Authorities said Thursday's raids were the largest human smuggling bust in U.S. Immigration and Customs Enforcement's seven-year history, and represented a blow to a vital link in an elaborate immigrant trafficking chain.
"It will be extremely difficult to repair that chain. It is the missing link that greatly disrupts the infrastructure of human smuggling organizations," said Dennis Burke, U.S. attorney for Arizona.
Investigators said the four shuttle services in Tucson and one in Phoenix were created solely to help smugglers transport thousands of illegal immigrants under a veil of legitimacy.
Meanwhile, supporters of the nation's , on the verge of approval in the Arizona Legislature, said Thursday the state law is necessary to help stamp out crime and keep citizens and law enforcement officers safe.
The shuttle businesses are suspected of giving the migrants fraudulent receipts to make the trips look legitimate and coaching them on what to say if their vans were pulled over by police.
"They didn't advertise at all, because they didn't need to, they had a built-in clientele," said Matthew Allen, the chief of investigations for U.S. Immigration and Customs Enforcement in Arizona.
Arrests were made in Phoenix, Tucson and two other Arizona towns along the border, Nogales and Rio Rico. Investigators also made arrests in Tennessee, and Mexican authorities detained people in the border state of Sonora. In all, 47 people were in custody, including the leaders of three smuggling operations.
More than 800 agents from nine law enforcement agencies were involved in the bust. Dozens of agents in Phoenix - some wearing black hoods over their faces - swarmed a shuttle business early Thursday in a strip mall in a heavily Latino neighborhood.
No one answered phone calls at two of the accused shuttle businesses, Sergio's Shuttle in Phoenix and Saguaro Roadrunner Shuttles in Tucson. There were no Tucson phone listings for the other three accused shuttle services.
The raids occurred amid a heated debate over immigration in Arizona, the busiest illegal gateway into the United States for several years.
Arizona is on the verge of approving a sweeping anti-immigration law that would make it a crime under state law to be in the country illegally while requiring local police to question people about their immigration status if there is reason to suspect they are here illegally.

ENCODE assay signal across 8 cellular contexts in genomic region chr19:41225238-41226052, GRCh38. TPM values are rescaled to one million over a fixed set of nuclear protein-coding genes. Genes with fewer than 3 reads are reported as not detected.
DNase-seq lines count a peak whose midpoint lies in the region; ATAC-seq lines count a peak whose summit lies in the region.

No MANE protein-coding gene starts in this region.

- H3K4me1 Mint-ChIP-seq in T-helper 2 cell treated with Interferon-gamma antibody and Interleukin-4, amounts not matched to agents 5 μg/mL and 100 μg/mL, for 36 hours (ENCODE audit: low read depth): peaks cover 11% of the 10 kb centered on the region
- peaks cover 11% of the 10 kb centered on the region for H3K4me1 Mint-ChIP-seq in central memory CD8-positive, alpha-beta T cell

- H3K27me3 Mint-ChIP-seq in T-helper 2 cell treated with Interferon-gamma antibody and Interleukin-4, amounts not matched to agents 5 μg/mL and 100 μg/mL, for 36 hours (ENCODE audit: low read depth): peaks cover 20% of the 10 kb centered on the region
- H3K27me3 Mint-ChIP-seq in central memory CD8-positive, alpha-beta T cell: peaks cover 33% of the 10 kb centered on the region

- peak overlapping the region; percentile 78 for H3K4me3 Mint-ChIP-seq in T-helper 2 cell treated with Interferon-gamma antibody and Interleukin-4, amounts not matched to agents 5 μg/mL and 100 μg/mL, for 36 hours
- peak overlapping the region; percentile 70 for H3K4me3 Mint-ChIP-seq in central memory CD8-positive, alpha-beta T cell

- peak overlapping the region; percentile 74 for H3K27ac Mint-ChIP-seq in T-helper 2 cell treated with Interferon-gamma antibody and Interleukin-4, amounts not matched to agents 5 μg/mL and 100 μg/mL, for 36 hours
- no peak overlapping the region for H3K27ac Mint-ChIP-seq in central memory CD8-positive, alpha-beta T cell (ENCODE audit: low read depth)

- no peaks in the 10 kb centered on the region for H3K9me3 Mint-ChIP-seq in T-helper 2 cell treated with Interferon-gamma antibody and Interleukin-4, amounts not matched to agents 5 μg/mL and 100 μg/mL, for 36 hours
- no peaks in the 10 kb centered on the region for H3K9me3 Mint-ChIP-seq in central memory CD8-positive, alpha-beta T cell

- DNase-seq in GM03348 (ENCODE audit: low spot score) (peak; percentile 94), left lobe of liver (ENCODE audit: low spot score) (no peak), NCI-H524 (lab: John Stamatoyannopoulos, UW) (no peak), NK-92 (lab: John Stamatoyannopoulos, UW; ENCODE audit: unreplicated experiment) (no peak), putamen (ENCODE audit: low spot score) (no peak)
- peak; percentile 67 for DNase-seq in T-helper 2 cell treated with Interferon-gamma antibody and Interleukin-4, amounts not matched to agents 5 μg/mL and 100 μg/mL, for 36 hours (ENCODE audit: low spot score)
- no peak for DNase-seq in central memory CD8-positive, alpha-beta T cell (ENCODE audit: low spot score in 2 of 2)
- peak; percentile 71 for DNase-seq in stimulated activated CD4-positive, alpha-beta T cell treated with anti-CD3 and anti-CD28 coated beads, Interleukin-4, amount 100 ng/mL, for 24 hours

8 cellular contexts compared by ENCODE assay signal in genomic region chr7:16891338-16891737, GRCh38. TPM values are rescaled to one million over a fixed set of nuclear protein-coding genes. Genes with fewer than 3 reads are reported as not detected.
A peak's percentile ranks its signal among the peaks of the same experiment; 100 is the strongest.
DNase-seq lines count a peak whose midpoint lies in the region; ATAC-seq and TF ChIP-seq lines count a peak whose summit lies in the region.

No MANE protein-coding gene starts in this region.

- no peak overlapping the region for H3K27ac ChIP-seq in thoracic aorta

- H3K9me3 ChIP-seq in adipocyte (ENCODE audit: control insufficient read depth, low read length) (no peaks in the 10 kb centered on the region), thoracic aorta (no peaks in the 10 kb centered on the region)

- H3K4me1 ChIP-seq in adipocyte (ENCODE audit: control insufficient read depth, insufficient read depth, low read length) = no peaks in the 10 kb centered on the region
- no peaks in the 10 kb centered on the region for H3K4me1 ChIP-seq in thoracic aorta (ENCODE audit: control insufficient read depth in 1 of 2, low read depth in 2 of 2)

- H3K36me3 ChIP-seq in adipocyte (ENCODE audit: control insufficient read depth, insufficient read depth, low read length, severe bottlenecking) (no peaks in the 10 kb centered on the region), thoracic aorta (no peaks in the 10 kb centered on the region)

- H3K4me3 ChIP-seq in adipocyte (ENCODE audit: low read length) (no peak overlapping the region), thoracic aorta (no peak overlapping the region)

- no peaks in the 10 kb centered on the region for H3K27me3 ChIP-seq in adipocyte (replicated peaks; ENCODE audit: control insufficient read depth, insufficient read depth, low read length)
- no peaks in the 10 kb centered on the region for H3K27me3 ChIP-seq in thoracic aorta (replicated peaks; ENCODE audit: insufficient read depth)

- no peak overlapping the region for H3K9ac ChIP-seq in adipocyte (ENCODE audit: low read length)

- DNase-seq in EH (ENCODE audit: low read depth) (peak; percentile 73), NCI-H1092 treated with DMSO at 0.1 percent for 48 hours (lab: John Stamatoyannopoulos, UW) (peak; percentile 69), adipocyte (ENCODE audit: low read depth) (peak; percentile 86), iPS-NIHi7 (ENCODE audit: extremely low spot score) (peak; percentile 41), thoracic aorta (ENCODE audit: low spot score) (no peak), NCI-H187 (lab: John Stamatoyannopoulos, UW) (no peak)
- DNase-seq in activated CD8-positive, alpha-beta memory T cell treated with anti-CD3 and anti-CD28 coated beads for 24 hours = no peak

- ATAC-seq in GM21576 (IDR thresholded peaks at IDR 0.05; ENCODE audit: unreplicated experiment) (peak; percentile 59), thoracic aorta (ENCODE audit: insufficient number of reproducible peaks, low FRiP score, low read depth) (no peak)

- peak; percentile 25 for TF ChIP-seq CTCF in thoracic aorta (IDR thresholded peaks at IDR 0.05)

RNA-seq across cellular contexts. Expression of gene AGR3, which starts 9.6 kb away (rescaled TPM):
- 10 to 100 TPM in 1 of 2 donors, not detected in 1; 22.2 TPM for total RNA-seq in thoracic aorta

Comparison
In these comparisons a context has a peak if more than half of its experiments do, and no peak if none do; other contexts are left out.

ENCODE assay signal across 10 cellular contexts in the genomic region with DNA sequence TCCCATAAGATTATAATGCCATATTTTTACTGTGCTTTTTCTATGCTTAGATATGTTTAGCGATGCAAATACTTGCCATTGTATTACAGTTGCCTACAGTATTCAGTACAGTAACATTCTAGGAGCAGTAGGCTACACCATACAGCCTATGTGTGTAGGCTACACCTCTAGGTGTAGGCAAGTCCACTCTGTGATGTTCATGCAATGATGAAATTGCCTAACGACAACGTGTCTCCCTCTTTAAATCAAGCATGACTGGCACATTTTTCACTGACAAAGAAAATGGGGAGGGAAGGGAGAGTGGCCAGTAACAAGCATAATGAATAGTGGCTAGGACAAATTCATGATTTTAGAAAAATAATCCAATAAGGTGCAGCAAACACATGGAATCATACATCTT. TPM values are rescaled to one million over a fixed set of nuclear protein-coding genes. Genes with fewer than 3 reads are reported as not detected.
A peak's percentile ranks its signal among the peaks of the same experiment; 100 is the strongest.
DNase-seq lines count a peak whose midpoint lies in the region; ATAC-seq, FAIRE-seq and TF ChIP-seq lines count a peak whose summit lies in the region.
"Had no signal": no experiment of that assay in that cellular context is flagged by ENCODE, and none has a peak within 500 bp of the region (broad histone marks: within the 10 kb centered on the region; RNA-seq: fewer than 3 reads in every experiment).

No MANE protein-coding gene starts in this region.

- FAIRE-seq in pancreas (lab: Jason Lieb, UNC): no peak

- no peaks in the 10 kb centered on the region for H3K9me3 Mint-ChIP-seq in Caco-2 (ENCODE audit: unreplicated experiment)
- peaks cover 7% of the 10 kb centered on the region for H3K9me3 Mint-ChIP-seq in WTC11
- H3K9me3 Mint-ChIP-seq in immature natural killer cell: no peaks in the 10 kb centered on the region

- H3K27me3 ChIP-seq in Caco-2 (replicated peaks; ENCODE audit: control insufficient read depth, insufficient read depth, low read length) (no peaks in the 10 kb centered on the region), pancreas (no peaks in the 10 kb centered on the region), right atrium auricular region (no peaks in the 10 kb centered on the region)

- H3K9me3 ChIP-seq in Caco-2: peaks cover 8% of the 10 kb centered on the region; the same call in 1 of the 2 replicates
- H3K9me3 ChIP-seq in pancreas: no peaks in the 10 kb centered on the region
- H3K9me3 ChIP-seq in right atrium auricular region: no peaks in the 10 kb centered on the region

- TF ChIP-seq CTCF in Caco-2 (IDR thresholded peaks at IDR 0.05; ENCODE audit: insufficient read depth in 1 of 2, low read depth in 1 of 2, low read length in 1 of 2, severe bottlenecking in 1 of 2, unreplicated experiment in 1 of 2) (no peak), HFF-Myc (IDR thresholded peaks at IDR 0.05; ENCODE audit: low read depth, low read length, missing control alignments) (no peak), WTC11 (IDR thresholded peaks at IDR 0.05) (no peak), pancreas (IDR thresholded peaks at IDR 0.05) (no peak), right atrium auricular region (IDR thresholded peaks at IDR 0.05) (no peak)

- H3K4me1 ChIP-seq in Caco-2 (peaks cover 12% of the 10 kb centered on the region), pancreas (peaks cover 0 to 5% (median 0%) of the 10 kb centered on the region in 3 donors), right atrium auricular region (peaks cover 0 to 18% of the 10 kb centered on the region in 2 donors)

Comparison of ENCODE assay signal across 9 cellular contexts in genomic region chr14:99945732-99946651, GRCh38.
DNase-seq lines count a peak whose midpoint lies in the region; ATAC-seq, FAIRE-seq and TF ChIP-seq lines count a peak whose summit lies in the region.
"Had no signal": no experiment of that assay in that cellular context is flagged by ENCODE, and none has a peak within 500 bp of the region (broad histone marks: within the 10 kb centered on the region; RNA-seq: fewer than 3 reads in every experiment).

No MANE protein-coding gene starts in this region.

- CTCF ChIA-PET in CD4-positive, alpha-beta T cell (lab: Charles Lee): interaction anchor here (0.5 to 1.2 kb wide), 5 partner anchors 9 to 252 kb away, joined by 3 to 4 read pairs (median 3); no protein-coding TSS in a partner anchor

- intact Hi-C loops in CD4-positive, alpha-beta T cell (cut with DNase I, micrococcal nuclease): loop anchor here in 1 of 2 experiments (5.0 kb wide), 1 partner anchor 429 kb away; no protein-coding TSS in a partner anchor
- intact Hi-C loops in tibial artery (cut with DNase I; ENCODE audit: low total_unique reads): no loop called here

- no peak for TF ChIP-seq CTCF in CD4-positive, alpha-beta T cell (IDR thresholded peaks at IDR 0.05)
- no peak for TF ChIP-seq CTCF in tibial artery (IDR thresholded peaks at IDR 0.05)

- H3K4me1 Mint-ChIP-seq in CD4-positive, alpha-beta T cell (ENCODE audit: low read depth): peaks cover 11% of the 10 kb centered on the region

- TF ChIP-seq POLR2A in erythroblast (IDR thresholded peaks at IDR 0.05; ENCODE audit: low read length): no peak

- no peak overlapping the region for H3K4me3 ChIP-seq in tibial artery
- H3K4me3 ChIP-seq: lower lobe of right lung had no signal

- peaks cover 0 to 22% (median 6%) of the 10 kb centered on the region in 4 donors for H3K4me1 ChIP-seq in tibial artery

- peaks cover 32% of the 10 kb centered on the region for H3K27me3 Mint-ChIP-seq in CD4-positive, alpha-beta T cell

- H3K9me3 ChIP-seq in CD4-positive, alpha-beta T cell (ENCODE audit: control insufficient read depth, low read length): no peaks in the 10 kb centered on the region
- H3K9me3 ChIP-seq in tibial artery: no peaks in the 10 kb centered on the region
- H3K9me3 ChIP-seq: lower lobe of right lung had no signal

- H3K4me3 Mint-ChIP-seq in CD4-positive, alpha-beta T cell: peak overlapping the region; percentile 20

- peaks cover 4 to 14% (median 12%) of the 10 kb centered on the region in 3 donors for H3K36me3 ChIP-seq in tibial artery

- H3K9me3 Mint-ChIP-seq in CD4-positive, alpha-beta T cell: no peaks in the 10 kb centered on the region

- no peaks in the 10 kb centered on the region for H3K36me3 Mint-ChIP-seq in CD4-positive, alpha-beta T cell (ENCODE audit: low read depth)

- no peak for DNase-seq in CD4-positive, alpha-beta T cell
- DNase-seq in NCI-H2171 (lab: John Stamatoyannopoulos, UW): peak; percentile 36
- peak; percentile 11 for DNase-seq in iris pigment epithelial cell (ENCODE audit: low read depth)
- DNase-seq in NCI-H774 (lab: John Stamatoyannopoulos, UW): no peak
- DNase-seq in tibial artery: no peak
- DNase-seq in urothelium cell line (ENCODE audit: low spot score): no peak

Jennifer Allen, director of the Border Action Network, a Tucson-based immigrant rights group, said the show of force by federal agents will ultimately hurt the cooperation they get from immigrant communities because residents will be less inclined to call authorities when they witness crimes.
"If communities are afraid to call the police to let them know about criminal activity, criminal activity is going to go right to those neighborhoods," Allen said.
John Morton, assistant secretary of Homeland Security for U.S. Customs and Immigration Enforcement, said investigators gathered evidence that will show the shuttle operators knew they were moving illegal immigrants, despite the claims of many other shuttle operators in the past that they were performing a legitimate service.
"They are in knee-deep. They know exactly what's going on," Morton said. "It's a calculated farce."
Investigators say smugglers would guide immigrants from the Mexican border 65 miles north to Tucson so that they could walk around Border Patrol checkpoints. Once in Tucson, the immigrants would get into shuttle vans would take them to Phoenix via Interstate 10, a route that is patrolled by police but doesn't have checkpoints.
Immigration agents said the five shuttle businesses didn't perform legitimate transportation services, such as bringing customers to airports.
Forty-five percent of all immigrant arrests by U.S. Customs and Border Protection are made in Arizona, and smugglers use Phoenix as a hub for moving illegal immigrants across the country.
The nation's fifth-biggest city has plenty of highways to move people around, growth that makes it easier for smuggling operations to blend into neighborhoods, and countless "drop houses," where immigrants are hidden and smuggling fees are collected before smugglers bring their customers into the country's interior.